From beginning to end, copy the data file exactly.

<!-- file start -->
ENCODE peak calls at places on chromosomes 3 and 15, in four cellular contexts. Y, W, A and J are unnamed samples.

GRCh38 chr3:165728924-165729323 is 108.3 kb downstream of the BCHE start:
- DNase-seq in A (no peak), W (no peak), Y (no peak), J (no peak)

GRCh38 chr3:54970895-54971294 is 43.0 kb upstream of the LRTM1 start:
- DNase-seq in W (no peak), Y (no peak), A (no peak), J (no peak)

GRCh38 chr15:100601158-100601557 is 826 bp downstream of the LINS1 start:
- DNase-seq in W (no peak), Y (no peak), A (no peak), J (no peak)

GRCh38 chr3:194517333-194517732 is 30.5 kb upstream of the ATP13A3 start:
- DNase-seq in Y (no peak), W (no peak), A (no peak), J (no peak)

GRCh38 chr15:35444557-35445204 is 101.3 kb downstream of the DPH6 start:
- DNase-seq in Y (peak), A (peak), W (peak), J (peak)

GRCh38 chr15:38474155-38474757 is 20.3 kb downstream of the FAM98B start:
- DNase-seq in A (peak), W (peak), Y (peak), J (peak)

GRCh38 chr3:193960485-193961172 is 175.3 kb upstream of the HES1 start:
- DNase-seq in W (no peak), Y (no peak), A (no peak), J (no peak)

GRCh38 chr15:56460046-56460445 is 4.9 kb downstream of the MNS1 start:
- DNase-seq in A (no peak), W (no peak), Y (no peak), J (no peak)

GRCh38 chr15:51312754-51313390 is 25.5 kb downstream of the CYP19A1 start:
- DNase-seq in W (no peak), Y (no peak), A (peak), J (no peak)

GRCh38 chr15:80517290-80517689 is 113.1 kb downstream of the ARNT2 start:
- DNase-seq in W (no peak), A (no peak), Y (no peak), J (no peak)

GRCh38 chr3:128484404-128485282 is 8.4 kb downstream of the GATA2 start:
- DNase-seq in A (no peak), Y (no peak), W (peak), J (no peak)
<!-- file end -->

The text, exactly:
ENCODE peak calls at places on chromosomes 3 and 15, in four cellular contexts. Y, W, A and J are unnamed samples.

GRCh38 chr3:165728924-165729323 is 108.3 kb downstream of the BCHE start:
- DNase-seq in A (no peak), W (no peak), Y (no peak), J (no peak)

GRCh38 chr3:54970895-54971294 is 43.0 kb upstream of the LRTM1 start:
- DNase-seq in W (no peak), Y (no peak), A (no peak), J (no peak)

GRCh38 chr15:100601158-100601557 is 826 bp downstream of the LINS1 start:
- DNase-seq in W (no peak), Y (no peak), A (no peak), J (no peak)

GRCh38 chr3:194517333-194517732 is 30.5 kb upstream of the ATP13A3 start:
- DNase-seq in Y (no peak), W (no peak), A (no peak), J (no peak)

GRCh38 chr15:35444557-35445204 is 101.3 kb downstream of the DPH6 start:
- DNase-seq in Y (peak), A (peak), W (peak), J (peak)

GRCh38 chr15:38474155-38474757 is 20.3 kb downstream of the FAM98B start:
- DNase-seq in A (peak), W (peak), Y (peak), J (peak)

GRCh38 chr3:193960485-193961172 is 175.3 kb upstream of the HES1 start:
- DNase-seq in W (no peak), Y (no peak), A (no peak), J (no peak)

GRCh38 chr15:56460046-56460445 is 4.9 kb downstream of the MNS1 start:
- DNase-seq in A (no peak), W (no peak), Y (no peak), J (no peak)

GRCh38 chr15:51312754-51313390 is 25.5 kb downstream of the CYP19A1 start:
- DNase-seq in W (no peak), Y (no peak), A (peak), J (no peak)

GRCh38 chr15:80517290-80517689 is 113.1 kb downstream of the ARNT2 start:
- DNase-seq in W (no peak), A (no peak), Y (no peak), J (no peak)

GRCh38 chr3:128484404-128485282 is 8.4 kb downstream of the GATA2 start:
- DNase-seq in A (no peak), Y (no peak), W (peak), J (no peak)